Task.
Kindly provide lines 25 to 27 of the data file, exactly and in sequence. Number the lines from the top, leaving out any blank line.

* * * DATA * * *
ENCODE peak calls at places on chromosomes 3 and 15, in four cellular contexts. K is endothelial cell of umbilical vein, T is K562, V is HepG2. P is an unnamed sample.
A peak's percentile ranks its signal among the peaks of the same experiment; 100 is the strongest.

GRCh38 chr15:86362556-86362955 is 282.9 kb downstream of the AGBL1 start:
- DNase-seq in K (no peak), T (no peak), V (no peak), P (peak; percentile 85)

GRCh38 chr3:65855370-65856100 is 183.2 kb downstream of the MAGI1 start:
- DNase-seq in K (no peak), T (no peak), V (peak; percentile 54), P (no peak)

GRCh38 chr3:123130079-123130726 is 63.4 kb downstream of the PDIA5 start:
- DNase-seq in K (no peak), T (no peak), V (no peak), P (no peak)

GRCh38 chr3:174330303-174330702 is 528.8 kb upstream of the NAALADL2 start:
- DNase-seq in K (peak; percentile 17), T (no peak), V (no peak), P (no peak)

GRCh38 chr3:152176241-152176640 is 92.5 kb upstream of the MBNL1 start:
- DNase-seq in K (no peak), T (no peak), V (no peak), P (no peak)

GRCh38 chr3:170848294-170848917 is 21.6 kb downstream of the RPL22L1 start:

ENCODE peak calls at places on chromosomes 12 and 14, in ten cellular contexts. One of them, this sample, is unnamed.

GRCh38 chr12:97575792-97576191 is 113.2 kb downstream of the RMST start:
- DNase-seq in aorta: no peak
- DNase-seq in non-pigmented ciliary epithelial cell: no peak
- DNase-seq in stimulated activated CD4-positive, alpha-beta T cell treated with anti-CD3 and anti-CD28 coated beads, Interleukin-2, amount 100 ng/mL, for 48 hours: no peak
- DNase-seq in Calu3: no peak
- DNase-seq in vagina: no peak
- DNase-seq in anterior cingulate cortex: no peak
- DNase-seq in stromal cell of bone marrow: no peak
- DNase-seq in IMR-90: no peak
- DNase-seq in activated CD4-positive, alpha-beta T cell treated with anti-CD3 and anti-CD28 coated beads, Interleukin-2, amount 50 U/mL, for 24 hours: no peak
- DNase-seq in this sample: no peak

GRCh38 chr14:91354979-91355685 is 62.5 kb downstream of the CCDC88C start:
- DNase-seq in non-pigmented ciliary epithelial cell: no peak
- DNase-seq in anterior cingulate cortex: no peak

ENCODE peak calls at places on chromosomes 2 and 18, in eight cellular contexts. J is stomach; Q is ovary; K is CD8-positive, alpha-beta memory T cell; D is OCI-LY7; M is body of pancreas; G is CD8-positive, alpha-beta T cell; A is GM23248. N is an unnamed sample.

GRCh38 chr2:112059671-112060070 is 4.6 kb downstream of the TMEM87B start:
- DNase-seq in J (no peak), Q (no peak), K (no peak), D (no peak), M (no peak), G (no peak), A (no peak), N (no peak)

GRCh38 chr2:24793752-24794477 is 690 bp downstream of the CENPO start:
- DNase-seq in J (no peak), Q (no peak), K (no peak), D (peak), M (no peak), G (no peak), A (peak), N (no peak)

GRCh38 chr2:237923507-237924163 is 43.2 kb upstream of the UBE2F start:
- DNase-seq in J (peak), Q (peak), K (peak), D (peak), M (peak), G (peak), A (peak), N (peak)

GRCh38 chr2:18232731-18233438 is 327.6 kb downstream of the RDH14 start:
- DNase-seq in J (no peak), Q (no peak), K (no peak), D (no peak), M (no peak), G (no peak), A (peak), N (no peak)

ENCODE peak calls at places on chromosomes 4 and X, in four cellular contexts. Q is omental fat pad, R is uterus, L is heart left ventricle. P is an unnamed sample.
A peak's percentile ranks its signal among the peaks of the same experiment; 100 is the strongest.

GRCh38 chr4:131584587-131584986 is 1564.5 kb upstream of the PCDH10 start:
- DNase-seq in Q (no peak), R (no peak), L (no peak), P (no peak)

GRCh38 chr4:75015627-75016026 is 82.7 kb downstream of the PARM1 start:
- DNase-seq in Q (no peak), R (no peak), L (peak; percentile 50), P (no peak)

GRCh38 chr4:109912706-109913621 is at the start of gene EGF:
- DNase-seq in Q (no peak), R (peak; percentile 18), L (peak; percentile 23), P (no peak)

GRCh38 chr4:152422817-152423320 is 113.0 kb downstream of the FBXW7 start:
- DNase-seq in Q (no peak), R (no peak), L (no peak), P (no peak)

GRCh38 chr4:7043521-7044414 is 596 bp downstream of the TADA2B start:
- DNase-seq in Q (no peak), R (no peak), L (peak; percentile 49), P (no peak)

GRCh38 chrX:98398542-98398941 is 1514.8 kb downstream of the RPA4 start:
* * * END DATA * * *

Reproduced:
- DNase-seq in this sample: no peak

GRCh38 chr14:91354979-91355685 is 62.5 kb downstream of the CCDC88C start:
- DNase-seq in non-pigmented ciliary epithelial cell: no peak